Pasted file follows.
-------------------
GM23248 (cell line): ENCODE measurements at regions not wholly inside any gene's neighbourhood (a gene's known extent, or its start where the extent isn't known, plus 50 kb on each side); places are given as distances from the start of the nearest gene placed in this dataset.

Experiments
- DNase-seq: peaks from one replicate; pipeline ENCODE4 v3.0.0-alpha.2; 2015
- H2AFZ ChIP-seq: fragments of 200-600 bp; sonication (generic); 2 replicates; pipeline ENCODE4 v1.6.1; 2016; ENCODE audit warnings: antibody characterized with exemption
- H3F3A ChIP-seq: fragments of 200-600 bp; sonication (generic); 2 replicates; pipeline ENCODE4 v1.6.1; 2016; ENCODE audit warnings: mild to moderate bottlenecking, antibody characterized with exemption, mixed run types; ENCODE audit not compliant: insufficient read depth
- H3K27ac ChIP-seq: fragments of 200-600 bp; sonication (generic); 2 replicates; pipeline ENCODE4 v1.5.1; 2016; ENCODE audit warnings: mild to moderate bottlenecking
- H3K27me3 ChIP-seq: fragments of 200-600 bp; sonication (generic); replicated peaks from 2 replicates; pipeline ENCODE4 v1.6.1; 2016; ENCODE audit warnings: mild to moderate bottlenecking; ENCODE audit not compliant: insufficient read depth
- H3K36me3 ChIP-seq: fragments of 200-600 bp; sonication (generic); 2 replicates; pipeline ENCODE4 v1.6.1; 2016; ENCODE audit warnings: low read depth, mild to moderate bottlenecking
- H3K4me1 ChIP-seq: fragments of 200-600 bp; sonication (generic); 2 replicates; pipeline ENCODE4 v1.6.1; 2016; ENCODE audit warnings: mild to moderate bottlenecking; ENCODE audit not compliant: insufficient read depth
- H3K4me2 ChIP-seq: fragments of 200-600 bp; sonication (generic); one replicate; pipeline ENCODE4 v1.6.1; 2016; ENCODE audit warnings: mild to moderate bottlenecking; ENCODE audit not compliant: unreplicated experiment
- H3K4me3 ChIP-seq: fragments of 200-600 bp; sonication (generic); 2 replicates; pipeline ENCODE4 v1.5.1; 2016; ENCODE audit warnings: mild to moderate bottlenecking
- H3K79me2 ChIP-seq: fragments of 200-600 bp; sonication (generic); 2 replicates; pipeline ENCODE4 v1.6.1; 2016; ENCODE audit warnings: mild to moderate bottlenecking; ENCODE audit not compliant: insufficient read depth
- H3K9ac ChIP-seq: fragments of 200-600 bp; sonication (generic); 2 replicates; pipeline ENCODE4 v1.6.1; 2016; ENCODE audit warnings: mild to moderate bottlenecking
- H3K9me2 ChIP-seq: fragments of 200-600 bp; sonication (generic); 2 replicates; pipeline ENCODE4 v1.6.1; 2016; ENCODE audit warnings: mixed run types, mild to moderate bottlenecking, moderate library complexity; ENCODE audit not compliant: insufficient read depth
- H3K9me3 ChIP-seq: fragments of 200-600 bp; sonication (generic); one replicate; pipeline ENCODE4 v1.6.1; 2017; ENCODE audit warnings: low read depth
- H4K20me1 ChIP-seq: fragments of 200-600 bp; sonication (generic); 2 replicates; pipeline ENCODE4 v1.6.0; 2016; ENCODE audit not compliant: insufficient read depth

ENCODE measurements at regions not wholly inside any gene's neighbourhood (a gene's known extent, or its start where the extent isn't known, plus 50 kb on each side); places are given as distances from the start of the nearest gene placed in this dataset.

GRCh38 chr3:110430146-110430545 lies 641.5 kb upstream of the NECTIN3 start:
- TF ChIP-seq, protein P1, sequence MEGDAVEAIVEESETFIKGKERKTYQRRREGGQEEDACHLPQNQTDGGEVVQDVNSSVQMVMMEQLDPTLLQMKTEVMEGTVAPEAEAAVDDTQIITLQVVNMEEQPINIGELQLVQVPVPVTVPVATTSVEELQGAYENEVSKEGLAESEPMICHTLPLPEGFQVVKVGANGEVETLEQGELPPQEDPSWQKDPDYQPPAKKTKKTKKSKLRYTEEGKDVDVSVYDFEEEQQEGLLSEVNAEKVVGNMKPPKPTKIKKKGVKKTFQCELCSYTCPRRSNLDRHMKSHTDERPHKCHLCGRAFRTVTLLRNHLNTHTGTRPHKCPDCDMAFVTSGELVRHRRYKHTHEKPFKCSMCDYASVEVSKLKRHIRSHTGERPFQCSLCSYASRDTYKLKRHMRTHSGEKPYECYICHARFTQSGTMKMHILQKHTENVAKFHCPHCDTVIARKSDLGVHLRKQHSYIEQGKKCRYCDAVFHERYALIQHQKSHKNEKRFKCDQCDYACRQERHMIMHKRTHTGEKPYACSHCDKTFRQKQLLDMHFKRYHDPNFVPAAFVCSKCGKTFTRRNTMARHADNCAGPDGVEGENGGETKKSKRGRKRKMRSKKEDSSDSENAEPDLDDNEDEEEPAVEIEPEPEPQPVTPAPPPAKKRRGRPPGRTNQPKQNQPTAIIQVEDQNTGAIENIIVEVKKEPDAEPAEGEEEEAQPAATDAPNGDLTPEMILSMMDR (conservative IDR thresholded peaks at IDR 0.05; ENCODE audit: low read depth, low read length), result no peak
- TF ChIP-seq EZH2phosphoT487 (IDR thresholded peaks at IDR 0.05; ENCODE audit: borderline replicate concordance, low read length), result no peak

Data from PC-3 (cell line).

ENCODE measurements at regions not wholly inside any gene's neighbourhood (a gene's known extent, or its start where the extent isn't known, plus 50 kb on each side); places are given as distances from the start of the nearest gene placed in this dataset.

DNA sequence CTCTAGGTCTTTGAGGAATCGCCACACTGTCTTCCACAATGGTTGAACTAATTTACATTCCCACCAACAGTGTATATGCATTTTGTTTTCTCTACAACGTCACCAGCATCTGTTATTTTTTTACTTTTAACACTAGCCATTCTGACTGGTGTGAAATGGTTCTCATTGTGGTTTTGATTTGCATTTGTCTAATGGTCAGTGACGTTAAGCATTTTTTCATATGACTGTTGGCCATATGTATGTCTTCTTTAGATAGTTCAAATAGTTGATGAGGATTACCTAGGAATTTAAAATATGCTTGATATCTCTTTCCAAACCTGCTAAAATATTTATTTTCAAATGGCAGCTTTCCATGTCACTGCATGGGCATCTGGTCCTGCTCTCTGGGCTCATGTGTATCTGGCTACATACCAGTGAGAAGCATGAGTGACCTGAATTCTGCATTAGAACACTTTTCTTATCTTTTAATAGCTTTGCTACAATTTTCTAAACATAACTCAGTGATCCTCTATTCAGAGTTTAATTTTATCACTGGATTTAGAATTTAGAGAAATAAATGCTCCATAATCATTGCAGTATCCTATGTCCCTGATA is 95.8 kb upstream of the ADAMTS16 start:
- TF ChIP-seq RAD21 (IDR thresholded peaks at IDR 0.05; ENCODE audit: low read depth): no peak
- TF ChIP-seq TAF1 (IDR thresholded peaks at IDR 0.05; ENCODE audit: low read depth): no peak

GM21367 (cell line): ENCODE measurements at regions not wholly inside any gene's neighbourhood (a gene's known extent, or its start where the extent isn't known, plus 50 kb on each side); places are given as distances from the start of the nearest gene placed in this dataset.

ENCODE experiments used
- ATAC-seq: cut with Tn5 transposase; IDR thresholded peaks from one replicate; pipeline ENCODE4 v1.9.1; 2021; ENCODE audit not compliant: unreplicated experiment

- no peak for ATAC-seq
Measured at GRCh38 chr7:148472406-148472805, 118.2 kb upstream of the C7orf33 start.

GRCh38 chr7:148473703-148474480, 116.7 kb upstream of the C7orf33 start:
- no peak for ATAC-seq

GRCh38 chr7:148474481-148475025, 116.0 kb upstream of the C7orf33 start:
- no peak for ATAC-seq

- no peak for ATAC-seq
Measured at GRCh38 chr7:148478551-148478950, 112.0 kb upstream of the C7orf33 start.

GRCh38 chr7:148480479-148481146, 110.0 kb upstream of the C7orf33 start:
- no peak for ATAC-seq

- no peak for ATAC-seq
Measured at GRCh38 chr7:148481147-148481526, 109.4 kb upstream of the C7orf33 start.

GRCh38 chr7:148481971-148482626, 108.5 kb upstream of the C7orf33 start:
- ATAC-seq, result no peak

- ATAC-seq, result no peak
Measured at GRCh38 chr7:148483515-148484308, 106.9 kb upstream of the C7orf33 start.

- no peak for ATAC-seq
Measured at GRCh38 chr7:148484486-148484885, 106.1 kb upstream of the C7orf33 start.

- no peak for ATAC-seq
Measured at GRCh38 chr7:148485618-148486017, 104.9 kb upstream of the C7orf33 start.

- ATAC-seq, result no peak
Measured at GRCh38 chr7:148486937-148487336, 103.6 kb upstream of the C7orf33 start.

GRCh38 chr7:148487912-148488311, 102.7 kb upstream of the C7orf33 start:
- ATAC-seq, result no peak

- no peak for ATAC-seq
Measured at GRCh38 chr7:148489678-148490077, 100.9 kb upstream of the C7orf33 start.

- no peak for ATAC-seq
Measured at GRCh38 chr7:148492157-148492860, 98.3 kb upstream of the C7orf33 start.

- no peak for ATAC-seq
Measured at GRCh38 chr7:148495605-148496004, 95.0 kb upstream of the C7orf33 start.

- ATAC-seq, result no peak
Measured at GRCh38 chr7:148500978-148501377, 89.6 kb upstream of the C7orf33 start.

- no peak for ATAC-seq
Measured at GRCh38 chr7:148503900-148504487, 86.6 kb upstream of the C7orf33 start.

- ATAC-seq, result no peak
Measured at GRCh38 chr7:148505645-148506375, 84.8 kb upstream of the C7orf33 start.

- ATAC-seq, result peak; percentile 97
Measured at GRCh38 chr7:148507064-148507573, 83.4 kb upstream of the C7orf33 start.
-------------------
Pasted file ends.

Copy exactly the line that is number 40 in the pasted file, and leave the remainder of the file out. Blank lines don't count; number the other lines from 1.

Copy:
Measured at GRCh38 chr7:148481147-148481526, 109.4 kb upstream of the C7orf33 start.